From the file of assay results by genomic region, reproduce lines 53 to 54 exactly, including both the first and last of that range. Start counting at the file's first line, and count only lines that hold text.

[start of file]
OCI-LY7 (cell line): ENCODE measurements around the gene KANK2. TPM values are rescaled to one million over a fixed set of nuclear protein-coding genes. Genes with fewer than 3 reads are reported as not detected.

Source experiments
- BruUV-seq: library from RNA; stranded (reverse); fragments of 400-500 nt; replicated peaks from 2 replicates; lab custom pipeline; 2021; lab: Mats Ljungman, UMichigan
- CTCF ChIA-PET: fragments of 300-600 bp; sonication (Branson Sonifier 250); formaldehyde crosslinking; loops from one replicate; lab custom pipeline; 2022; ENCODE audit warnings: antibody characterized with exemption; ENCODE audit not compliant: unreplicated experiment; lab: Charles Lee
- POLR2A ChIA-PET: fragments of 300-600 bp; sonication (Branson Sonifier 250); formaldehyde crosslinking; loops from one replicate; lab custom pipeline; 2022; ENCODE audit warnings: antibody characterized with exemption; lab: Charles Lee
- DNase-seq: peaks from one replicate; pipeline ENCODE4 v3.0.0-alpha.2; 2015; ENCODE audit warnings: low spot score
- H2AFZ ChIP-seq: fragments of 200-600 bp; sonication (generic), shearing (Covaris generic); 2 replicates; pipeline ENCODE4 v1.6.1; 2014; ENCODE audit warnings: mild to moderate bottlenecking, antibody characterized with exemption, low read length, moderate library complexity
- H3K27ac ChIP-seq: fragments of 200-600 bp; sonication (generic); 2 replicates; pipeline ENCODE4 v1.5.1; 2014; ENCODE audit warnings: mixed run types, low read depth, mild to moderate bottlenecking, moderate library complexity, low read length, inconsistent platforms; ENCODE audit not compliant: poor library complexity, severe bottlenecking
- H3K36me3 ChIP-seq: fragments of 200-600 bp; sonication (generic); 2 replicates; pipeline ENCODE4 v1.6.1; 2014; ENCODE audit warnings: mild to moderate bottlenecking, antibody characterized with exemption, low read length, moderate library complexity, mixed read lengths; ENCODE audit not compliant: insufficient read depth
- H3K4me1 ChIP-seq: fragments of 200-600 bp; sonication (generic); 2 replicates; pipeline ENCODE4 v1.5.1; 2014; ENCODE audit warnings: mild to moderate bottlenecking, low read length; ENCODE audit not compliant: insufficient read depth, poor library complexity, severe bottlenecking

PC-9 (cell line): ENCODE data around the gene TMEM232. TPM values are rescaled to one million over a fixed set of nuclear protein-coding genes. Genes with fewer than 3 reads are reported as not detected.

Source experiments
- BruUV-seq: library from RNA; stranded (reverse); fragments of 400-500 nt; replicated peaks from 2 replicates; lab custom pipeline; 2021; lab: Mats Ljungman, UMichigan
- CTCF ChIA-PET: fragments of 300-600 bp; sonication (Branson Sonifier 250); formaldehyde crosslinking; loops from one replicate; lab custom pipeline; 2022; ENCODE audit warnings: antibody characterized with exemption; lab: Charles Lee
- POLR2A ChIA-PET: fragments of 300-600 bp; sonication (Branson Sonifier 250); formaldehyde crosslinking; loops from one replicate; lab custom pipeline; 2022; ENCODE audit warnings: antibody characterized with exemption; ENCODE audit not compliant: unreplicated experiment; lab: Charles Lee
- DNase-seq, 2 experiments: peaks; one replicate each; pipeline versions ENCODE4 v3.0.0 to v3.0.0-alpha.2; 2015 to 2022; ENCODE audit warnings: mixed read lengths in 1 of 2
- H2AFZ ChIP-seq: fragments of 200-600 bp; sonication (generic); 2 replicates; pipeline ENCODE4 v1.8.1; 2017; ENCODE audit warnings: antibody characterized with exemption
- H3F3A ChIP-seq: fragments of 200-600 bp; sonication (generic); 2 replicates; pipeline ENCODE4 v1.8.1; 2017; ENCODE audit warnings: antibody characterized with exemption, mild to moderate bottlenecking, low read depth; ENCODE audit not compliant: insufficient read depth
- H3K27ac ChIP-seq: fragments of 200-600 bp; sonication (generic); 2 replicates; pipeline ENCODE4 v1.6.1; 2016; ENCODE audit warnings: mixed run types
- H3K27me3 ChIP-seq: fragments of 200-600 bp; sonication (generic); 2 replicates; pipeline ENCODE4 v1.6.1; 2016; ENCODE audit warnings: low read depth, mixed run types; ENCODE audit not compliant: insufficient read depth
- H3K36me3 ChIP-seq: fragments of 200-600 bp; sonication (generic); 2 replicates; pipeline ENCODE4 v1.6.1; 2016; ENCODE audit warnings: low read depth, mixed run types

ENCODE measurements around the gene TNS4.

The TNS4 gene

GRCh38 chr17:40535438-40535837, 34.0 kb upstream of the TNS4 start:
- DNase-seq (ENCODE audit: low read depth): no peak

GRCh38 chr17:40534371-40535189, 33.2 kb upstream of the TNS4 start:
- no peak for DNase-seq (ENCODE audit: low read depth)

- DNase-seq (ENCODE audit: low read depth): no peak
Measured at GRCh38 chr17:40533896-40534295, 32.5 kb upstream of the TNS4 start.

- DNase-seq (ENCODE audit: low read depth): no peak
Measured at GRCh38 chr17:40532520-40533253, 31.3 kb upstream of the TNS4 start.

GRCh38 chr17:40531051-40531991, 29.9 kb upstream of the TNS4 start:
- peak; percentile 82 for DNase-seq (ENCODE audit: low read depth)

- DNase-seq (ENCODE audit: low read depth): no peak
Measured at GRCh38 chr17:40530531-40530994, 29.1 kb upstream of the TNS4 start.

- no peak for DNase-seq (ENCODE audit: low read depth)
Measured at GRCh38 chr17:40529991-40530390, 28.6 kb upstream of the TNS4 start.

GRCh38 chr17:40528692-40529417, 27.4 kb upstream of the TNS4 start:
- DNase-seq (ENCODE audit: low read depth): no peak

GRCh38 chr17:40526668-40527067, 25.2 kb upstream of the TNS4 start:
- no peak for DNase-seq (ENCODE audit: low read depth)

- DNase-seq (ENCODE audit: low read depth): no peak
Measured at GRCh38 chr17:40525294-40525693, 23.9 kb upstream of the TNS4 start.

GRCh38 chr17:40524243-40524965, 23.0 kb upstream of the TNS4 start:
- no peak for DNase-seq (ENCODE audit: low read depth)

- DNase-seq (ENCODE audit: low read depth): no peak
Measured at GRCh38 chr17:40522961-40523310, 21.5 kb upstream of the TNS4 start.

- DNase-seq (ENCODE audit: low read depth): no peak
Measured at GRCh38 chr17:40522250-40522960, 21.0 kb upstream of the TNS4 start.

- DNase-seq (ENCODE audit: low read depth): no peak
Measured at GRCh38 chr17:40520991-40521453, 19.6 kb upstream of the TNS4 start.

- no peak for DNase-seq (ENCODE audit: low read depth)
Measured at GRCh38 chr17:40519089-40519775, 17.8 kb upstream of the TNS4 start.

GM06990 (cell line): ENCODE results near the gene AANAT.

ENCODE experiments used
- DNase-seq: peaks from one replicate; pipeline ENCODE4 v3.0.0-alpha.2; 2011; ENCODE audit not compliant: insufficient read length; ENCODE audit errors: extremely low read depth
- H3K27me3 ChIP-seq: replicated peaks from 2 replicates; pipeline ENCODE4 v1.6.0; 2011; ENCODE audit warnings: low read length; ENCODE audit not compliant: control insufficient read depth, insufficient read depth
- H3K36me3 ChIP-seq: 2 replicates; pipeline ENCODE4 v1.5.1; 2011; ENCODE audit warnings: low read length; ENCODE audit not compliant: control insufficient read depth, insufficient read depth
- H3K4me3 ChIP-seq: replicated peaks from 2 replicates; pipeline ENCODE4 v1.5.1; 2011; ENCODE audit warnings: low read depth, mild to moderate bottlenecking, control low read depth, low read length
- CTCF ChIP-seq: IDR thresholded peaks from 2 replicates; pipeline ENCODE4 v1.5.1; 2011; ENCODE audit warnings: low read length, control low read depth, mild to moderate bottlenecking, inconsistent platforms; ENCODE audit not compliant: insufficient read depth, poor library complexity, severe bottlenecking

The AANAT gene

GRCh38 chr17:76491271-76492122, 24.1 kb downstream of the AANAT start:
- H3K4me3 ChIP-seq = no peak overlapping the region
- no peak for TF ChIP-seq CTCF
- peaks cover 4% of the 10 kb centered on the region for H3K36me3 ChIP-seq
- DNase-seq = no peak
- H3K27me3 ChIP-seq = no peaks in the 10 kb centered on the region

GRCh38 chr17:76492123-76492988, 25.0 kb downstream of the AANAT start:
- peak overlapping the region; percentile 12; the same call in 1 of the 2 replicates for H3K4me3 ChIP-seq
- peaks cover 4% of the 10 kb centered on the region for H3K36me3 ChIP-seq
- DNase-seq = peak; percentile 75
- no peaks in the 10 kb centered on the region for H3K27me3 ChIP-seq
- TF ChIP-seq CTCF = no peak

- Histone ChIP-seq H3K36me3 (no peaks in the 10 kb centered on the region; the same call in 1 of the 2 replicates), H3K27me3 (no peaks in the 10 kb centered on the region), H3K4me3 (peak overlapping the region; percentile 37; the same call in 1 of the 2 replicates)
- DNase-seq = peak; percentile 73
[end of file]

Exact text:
Measured at GRCh38 chr17:40519089-40519775, 17.8 kb upstream of the TNS4 start.

GM06990 (cell line): ENCODE results near the gene AANAT.